LONDON – Secretary of State Mike Pompeo participated in a religious freedom round table Wednesday morning with a number of faith leaders from the UK and other countries. The meeting took place at Lambeth Palace, the longtime residence of the Arch Bishop of Canterbury.
“I know that this area of freedom of religion and belief has been a priority of American foreign policy for a long time and that you’ve pushed it forward very hard Mr. Secretary,” current Arch Bishop Justin Welby said during his opening remarks. “One of the things we’re concerned about is that foreign policy takes into account the impact and the importance of freedom of religion and belief.”
Welby expressed concerns about the near elimination of Christians in the Middle East. In 2016, the State Department officially declared ISIS was waging genocide against Christians and other minority groups. He also pointed out the growth of the church in a number of third world countries, while lamenting it's decline in rich, western regions.
“President Trump has made clear that he wants religious freedom to be an essential part of what his administration wants to stand for, so you’ve seen us do that at the America State Department,” Pompeo said to a group made up of Christians, Jews and Muslims. “It’s central to our founding.”
According to a number of studies, Christians are currently the most persecuted religious group in the world.
"Christians remain the most persecuted religious group in the world," figures from the Pew Research Center show. "The Centre’s report on religious harassment in 2016 found that Christians were harassed in 144 countries, up from 128 the year before. The Centre reported that the number of countries with 'high' or 'very high' levels of government restrictions on religion also rose, from 25 per cent of countries in 2015 to 28 per cent in 2016: 55 of the 198 countries examined by the research."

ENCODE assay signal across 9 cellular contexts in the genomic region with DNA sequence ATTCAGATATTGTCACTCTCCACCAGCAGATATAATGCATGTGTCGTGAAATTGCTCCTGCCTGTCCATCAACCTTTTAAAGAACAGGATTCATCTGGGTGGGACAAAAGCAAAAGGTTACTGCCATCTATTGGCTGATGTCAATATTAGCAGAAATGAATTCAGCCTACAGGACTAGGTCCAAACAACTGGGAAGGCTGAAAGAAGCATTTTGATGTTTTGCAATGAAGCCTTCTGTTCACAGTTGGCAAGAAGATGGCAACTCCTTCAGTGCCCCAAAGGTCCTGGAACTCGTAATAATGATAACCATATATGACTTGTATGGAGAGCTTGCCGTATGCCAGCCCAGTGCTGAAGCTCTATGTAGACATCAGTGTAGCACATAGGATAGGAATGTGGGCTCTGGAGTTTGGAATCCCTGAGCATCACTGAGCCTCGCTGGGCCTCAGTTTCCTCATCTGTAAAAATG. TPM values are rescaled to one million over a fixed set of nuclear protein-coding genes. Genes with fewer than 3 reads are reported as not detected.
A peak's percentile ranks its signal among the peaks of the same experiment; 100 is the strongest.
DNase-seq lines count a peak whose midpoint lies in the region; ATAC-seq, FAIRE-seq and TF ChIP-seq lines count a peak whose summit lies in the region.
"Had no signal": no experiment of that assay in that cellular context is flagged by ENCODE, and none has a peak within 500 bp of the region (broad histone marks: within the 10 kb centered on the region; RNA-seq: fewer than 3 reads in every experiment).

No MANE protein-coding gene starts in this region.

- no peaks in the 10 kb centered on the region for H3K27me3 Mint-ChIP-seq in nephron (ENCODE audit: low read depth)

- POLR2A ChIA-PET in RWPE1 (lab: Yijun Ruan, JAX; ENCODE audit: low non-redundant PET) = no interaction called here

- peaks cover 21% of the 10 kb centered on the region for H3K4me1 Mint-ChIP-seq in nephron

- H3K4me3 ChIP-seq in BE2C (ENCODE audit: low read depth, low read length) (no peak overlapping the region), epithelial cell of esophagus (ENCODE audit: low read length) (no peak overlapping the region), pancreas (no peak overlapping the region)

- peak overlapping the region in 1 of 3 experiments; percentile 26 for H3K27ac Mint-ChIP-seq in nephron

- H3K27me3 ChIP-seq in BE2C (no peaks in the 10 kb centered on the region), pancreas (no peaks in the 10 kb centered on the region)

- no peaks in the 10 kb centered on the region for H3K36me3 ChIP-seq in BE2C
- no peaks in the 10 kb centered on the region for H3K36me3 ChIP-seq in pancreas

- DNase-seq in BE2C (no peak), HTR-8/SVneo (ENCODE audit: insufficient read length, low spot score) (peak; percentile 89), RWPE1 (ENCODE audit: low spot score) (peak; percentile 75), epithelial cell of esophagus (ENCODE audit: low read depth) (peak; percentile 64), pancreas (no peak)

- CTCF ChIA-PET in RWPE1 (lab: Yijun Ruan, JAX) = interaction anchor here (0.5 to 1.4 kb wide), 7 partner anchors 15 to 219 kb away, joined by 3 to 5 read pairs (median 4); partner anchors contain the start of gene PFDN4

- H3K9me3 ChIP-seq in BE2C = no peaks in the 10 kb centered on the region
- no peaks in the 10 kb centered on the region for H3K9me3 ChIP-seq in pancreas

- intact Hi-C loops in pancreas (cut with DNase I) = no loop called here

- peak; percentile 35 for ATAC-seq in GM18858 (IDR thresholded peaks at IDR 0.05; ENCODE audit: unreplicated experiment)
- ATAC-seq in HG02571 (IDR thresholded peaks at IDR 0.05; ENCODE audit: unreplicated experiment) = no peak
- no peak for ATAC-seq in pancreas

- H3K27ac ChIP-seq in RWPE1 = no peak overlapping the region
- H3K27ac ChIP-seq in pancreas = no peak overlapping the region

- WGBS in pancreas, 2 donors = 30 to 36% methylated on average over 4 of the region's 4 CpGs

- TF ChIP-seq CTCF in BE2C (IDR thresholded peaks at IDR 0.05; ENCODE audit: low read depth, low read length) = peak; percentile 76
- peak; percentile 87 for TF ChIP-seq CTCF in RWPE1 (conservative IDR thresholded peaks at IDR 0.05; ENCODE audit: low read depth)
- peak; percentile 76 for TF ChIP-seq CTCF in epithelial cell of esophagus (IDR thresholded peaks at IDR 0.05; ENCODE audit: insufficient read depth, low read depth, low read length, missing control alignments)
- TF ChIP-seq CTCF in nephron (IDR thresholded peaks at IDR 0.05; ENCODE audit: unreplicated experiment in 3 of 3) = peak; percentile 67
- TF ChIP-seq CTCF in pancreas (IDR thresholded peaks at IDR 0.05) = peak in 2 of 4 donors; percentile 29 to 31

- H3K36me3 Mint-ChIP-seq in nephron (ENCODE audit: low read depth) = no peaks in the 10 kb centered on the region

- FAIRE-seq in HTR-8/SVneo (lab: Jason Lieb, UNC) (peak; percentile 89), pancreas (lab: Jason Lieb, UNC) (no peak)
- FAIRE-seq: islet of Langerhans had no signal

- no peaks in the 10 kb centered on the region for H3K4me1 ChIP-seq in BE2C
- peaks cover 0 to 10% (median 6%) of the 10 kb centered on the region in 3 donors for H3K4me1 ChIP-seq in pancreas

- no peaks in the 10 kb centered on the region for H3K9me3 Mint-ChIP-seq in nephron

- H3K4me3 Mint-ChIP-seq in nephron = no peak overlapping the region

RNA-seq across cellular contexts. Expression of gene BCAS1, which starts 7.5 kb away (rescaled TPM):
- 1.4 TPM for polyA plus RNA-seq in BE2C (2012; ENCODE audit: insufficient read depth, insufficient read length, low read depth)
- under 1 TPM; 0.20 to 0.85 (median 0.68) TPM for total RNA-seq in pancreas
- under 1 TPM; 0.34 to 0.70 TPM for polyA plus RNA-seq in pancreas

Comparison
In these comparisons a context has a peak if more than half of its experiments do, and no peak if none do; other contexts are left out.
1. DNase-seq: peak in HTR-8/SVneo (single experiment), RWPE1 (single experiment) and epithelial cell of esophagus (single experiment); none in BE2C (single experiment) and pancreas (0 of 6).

“We’re playing a bit of catch up with the United States on this agenda. I think we have shied away from it for all sorts of reasons, [unintelligible] political correctness in there as well and we want to change that. We strongly support freedom of religious belief. We are strongly focused on the Christian element of that which represents about 80 percent of the [[unintelligible] persecution, about 245 million people across the world,” Foreign Secretary Jeremy Hunt said, noting many countries intolerable of religious differences receive aid from the UK and U.S.
"In terms of foreign policy, the area we’d like to work closely with you is that the countries that we know have the biggest problems in this area – places like Afghanistan, Libya, Somalia, Sudan – are often relationships, are often countries that we have a strong aid relationship with, we have influence. I’m not always sure that we use that influence to push this agenda," Hunt continued.
Welby followed up, saying while the Church believes in being culturally sensitive, freedom of worship “is an essential part of being a human.”
"The issues of freedom of religion and belief are global, they’re generational, and they’re theological. They’re about how we understand human beings," he said.